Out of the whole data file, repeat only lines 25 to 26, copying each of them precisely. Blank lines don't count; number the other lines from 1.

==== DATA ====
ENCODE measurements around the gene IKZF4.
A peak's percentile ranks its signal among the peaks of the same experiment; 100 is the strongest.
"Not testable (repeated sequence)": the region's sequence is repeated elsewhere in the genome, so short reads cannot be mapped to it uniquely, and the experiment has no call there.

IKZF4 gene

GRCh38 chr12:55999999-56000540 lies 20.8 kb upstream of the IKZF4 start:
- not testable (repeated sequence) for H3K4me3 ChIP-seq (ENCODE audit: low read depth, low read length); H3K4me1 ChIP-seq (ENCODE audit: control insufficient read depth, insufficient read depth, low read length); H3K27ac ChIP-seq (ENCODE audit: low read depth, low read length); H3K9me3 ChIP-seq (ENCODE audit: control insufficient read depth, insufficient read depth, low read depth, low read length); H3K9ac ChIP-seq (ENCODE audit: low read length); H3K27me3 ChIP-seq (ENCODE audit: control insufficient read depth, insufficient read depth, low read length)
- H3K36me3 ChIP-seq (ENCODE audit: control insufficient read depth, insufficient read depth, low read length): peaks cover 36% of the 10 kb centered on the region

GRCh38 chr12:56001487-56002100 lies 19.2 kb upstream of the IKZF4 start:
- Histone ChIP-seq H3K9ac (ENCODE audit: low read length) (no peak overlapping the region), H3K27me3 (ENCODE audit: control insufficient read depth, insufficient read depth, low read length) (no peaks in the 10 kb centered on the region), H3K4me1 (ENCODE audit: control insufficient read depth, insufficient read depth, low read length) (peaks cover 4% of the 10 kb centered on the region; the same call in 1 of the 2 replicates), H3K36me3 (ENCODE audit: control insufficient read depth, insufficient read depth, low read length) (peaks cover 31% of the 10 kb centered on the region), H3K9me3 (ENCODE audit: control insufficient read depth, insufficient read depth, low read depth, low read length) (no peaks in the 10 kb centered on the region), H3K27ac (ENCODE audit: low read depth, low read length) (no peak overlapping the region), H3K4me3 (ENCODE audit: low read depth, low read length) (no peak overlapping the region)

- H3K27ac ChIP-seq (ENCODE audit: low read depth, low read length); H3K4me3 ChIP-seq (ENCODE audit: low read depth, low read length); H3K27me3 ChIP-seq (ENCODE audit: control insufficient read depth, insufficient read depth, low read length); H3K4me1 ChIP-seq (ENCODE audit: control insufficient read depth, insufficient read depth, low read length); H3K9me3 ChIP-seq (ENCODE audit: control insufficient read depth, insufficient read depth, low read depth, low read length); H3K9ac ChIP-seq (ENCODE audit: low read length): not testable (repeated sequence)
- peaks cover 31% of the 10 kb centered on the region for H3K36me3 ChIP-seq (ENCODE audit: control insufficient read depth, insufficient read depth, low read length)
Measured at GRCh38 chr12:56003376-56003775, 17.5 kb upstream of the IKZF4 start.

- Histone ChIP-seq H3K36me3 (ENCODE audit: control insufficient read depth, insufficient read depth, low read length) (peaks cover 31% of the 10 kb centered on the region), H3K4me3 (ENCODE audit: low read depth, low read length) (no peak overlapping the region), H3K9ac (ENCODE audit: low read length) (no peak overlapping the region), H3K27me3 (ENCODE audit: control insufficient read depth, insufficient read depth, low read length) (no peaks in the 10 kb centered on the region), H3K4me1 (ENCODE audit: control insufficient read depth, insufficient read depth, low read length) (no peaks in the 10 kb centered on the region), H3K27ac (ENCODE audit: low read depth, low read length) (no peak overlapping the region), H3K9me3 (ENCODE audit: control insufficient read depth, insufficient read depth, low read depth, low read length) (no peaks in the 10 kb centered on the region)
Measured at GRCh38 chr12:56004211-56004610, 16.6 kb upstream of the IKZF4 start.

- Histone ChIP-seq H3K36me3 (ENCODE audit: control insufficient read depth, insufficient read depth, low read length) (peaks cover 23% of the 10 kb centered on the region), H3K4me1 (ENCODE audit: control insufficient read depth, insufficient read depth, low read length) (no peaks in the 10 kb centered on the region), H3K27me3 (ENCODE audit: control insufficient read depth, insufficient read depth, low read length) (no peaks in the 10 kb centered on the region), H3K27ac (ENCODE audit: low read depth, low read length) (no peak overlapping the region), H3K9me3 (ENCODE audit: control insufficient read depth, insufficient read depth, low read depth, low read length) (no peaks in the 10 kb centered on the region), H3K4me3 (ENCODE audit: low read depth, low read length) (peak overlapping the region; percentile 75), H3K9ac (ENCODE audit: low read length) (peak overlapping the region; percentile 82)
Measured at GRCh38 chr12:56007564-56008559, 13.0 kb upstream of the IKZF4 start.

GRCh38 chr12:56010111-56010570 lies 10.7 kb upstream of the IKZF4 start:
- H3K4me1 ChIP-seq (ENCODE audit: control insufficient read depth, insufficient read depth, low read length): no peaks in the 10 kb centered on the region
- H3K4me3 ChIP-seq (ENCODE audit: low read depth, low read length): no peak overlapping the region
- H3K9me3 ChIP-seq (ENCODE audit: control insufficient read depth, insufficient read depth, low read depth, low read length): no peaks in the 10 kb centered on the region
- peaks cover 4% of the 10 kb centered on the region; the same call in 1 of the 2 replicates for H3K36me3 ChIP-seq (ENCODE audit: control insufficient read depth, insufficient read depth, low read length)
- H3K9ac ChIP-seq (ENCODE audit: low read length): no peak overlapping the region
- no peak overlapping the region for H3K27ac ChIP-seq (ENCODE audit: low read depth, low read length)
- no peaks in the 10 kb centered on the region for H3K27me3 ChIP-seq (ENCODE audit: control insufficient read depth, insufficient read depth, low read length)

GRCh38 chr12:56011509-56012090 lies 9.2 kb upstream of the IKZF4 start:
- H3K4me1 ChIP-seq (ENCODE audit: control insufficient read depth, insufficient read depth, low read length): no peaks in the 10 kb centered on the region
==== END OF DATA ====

GRCh38 chr12:56011509-56012090 lies 9.2 kb upstream of the IKZF4 start:
- H3K4me1 ChIP-seq (ENCODE audit: control insufficient read depth, insufficient read depth, low read length): no peaks in the 10 kb centered on the region